Is Social Media Marketing not yielding the results which you want? Well, you aren’t alone.
With the increasing cost of advertising on Facebook (70 percent increase in 2018 with 17 percent drop in impressions), and growing consumer distrust of social networks, the social media game will get tougher for brands in 2019.
And the situation probably isn’t going to improve. Not at least based on the latest research, which revealed the following startling figures…
Now why is social media failing so badly as the “promised land” for brand marketers around the world?
The problem probably lies in the fact that too many companies—and individuals—are gaming social media for their commercial or political means.
They opt to take short-cuts, and try to ‘hack’ the latest algorithms. They find ways and means to ‘trick’ users into engaging and interacting with their content, without delivering real value.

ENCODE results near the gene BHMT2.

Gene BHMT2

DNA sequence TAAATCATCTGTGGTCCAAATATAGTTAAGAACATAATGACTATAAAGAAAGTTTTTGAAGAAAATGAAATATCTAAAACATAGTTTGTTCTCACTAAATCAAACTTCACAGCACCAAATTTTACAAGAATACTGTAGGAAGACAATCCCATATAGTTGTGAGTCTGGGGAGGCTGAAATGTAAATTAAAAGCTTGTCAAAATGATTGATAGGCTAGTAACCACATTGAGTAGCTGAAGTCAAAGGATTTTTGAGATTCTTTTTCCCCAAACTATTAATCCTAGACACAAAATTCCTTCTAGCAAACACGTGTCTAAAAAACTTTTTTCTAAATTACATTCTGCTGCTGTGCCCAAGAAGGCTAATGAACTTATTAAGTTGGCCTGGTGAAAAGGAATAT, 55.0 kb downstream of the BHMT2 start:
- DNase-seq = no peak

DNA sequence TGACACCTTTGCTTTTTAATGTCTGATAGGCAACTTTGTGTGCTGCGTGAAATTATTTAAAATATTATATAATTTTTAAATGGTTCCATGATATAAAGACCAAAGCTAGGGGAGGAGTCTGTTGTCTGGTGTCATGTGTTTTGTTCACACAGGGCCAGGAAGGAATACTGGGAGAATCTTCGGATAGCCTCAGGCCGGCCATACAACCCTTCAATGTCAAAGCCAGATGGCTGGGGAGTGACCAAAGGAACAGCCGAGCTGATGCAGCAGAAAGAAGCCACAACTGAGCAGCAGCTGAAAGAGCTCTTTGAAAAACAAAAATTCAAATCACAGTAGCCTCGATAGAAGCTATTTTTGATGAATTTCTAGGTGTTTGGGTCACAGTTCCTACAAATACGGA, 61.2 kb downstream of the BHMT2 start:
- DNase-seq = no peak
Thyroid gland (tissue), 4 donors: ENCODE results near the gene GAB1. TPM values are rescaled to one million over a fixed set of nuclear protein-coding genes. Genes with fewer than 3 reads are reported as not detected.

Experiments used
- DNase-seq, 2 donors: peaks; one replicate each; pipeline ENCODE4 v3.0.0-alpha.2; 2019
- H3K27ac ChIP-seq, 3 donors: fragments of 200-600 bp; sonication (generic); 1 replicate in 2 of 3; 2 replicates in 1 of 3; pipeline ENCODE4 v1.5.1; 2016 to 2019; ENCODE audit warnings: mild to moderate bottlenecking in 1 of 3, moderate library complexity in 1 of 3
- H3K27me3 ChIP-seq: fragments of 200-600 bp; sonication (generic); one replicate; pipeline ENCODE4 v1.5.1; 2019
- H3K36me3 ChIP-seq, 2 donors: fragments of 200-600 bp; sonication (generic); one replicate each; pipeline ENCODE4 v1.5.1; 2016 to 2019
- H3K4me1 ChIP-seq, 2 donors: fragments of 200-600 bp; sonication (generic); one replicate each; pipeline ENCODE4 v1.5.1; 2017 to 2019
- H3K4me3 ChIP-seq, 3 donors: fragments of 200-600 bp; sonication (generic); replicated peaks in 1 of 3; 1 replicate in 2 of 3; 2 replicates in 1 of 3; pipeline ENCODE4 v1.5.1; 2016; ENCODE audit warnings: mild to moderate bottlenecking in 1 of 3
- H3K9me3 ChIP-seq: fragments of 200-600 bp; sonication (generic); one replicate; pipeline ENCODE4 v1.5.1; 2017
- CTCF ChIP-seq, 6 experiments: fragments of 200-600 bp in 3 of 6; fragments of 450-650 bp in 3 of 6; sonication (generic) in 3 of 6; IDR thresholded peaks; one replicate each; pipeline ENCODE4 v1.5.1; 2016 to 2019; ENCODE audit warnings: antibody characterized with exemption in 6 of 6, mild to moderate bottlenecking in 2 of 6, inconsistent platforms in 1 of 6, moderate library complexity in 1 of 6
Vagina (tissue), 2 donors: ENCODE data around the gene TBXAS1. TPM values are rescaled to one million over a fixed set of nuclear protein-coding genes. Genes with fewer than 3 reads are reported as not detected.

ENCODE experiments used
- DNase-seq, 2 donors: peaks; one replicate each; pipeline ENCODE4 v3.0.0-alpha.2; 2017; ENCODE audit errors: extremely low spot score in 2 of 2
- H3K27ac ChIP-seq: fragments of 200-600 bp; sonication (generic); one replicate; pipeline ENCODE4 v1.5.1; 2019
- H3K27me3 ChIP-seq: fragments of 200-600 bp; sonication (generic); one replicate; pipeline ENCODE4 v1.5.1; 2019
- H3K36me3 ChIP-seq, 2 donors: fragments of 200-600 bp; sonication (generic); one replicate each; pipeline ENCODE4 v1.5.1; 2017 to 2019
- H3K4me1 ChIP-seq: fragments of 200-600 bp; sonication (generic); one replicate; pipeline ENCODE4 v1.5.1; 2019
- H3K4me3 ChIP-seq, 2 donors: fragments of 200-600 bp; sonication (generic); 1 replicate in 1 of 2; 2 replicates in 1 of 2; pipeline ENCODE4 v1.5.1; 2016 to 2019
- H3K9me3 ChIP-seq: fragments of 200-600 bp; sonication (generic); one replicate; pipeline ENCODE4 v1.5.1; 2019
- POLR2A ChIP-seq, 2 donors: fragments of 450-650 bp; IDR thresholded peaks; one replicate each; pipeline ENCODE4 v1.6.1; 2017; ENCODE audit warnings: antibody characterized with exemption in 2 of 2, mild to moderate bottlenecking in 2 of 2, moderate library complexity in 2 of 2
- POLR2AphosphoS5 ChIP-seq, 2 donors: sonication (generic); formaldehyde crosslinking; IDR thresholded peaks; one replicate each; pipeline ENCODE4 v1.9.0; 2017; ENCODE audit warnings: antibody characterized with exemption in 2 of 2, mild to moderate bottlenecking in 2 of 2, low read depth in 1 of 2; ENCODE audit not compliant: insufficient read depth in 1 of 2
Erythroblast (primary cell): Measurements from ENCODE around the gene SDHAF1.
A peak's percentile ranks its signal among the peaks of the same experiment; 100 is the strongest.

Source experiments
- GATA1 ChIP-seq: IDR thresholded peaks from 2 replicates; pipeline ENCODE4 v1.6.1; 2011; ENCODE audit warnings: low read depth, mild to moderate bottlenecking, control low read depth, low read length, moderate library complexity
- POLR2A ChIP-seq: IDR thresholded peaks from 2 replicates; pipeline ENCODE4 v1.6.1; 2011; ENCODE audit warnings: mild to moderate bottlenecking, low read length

Let us look at some of these techniques in detail.
#1 Fake Claims and False Hopes
Yes, we do know that there are lots of fake news generated by political parties trying to undo each other. But did you know that many brands are also guilty of this practice?
From product hyperbole to incredible rags-to-riches stories, brand marketers have taken their audiences for fools. While the channels are different from the past, the boasts and claims remains the same.
Oh, and false testimonies. This is yet another bane of the digital age.
#2 Premature Pitches
The age-old saying that you should not sell but make it easy for others to buy seems to fall on deaf ears online.
Time and time again, I see people hustling for business on Facebook, LinkedIn, Instagram and YouTube. Here’s their modus operandi:
Social media users are sick and tired of endless pitches from brands and individuals selling their wares online.
#3 Spamming and Oversharing
Heard of TMI (Too Much Information)? Well, you’re probably guilty of oversharing on social media.
This isn’t necessarily a bad thing if you’ve got interesting and engaging content to share which others love to read. However, it can be a mite irritating when every excruciating detail of your brand is shared and pegged with a Call To Action (CTA) for readers to respond to.